N.B. Please be aware that the bushfires are leading to delays with some shipments at the moment (stock coming in, and orders we've sent).
So the end of the financial year is looming, and many of you are probably thinking about buying a new monitor. We have a very extensive article on buying monitors for high quality imaging work in our knowledge base (right) but for those of you who just want the (somewhat!) shorter answer, here’s our quick guide to the current monitor landscape as at June 2014.
Below, we’ve got a table summarising all of this, and a ‘jargon buster’ section explaining some of the terminology.
At the very top end are Eizo CG247W and CG277W – these are the very best monitors made. Not cheap, they are however extremely refined and easy to use. They are wide gamut, and have fully automatic direct hardware calibration.
I have the CG277W monitor on my desk and it is the finest imaging device I’ve used. I use it vastly more than any lens (which costs much the same), and it never ever lets me down. It is unfailingly accurate, extremely even across its field, has excellent clarity, very neutral neutrals, great shadow and highlight detail – and it took me literally less than 5 minutes to set up. It now auto calibrates once a month when I am not even there, and remains perfect each and every day. I love it.
Eizo CG247W (24”) Complete Integrated Package
Eizo CG277W (27”) Complete Integrated Package
There are also the Eizo CX solutions, which are like the CGs with a few things removed. Personally, though, we think if you’re in this price bracket you might as well go the whole way and get the very best.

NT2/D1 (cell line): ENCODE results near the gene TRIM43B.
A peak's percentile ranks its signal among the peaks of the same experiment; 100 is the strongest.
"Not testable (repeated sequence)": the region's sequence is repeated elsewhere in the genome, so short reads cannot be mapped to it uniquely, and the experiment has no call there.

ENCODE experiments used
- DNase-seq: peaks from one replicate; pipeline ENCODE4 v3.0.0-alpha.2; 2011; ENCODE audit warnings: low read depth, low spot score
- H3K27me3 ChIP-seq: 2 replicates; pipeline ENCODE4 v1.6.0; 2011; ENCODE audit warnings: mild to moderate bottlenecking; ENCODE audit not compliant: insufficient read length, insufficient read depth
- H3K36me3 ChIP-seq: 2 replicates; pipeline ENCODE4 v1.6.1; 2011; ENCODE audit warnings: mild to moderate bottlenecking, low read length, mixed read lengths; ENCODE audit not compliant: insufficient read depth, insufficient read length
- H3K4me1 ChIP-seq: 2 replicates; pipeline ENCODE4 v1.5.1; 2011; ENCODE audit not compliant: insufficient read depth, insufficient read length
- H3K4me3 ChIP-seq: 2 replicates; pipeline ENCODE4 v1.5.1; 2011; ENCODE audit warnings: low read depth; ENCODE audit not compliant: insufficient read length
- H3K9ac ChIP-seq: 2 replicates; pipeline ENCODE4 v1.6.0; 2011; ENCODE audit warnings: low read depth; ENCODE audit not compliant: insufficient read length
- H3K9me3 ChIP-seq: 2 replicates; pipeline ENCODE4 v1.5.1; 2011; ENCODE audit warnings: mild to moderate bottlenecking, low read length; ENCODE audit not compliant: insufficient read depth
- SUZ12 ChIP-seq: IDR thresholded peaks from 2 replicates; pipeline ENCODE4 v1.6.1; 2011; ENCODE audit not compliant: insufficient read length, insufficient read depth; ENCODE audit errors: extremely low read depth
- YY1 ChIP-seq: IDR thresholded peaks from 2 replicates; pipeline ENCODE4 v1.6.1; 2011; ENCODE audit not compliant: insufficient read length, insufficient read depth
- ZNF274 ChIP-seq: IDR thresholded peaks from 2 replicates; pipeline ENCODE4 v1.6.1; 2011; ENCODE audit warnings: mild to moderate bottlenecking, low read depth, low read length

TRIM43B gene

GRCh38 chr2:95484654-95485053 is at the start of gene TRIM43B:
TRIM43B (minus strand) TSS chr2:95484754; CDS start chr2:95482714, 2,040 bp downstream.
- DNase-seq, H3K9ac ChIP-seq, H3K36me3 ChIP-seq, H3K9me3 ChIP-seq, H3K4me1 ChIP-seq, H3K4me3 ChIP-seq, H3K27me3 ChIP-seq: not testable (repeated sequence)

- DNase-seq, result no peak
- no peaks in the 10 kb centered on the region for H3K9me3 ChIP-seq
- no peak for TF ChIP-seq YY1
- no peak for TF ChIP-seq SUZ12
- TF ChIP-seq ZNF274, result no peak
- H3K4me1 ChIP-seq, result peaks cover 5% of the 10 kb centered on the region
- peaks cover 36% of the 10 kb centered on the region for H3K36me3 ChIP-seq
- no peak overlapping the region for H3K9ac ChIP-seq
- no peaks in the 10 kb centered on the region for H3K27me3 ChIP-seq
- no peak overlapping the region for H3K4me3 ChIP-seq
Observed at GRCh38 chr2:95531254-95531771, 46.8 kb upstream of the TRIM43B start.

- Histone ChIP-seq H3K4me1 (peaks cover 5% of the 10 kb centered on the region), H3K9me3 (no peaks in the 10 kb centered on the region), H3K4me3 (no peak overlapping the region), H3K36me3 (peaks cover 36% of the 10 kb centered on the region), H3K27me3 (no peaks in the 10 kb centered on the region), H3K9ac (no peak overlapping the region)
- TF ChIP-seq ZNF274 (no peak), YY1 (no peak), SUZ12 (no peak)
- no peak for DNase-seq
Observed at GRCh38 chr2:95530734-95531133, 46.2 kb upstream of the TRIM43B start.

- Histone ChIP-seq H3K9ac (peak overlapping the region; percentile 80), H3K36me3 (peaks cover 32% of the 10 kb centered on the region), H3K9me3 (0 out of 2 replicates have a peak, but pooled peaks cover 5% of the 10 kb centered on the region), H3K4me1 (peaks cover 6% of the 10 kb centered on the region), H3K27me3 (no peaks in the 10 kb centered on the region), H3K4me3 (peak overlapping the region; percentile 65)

Here, NEC is really the king. The NEC PA range offers a great deal of the quality of the Eizo CG range, but at a significantly lower price.
What you lose is some refinement in the screen itself – you get slightly less good neutrals, slightly less uniformity and the NEC warranty is not as long or as good. They still have excellent reliability (much better than consumer brands), offer good uniformity, and excellent clarity. Both are wide gamut and support direct hardware calibration.
I own a PA27 at home which is actually where I do most of my imaging work – and it’s an excellent screen. To take advantage of the direct hardware calibration you will need a i1 Display Pro or Syder 4 Pro and Spectraview2 software.
NEC PA242W (24”)
NEC PA272W (27”)
These monitors are all standard gamut, so you lose the ability to work accurately with the more saturated tones that wide gamut monitors can display.
Both Eizo and NEC do good work in this area, but the best value options are in the Eizo EV range. While they don’t support direct hardware calibration, they calibrate very well with a traditional calibration approach. They’re not as good at things like contrast simulation for print work, but they definitely give you the ability to do good quality editing and soft proofing.
These are really your basic starting point for a ‘better than Apple/Dell/Samsung’ monitor, and the bare minimum monitor anyone with any interest in imaging should be aiming for.
Eizo EV2336W (23”)
Eizo EV2436W (24”)
Eizo EV2736W (27”)
At the higher end of the budget, NEC have some direct hardware calibration standard gamut models available (P Series), but we’d recommend if you’re considering those that you stretch to our mid range options as they would be a better long term decision really.
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- Luis Ferreiro -
Thank you Jeremy and staff for helping me out with your technical knowledge and information. Very fortunate to have this wealth of information here in Melbourne. The Profiles are great!